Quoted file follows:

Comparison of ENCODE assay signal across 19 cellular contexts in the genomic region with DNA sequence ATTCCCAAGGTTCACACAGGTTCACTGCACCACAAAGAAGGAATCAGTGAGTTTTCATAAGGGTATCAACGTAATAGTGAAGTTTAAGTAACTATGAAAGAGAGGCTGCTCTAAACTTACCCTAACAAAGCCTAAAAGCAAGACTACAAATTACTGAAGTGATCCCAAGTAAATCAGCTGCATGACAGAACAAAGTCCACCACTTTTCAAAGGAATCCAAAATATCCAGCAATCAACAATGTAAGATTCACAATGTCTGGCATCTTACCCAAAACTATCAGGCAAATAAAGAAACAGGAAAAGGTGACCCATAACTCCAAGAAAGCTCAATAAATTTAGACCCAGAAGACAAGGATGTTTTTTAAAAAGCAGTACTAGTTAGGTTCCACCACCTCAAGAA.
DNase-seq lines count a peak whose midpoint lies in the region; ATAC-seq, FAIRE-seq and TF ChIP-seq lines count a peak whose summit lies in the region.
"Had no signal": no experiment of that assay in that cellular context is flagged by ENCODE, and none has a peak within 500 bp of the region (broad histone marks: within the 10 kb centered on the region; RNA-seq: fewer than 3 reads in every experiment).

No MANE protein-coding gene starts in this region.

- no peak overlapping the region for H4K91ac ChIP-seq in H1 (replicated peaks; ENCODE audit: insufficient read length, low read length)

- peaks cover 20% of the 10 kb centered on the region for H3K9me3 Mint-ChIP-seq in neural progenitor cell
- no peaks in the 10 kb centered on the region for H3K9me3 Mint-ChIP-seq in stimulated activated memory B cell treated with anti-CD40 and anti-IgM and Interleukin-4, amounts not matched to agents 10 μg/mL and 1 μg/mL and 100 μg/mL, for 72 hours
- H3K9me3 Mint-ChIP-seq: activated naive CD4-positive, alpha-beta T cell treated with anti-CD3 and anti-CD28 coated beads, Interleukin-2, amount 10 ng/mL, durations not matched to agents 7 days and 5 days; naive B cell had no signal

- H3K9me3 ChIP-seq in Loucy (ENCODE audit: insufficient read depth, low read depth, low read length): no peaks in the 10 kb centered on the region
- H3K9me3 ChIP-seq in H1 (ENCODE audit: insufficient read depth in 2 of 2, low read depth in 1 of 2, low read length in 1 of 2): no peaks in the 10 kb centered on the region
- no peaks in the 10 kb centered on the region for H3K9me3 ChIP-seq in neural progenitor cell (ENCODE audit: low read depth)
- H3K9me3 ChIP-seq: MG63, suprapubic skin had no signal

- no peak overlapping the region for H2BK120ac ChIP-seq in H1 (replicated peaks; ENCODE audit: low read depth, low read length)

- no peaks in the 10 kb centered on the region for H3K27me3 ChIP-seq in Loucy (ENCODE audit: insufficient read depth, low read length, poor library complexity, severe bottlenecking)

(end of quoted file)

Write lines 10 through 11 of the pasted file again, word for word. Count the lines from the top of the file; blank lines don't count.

- H3K9me3 ChIP-seq in H1 (ENCODE audit: insufficient read depth in 2 of 2, low read depth in 1 of 2, low read length in 1 of 2): no peaks in the 10 kb centered on the region
- no peaks in the 10 kb centered on the region for H3K9me3 ChIP-seq in neural progenitor cell (ENCODE audit: low read depth)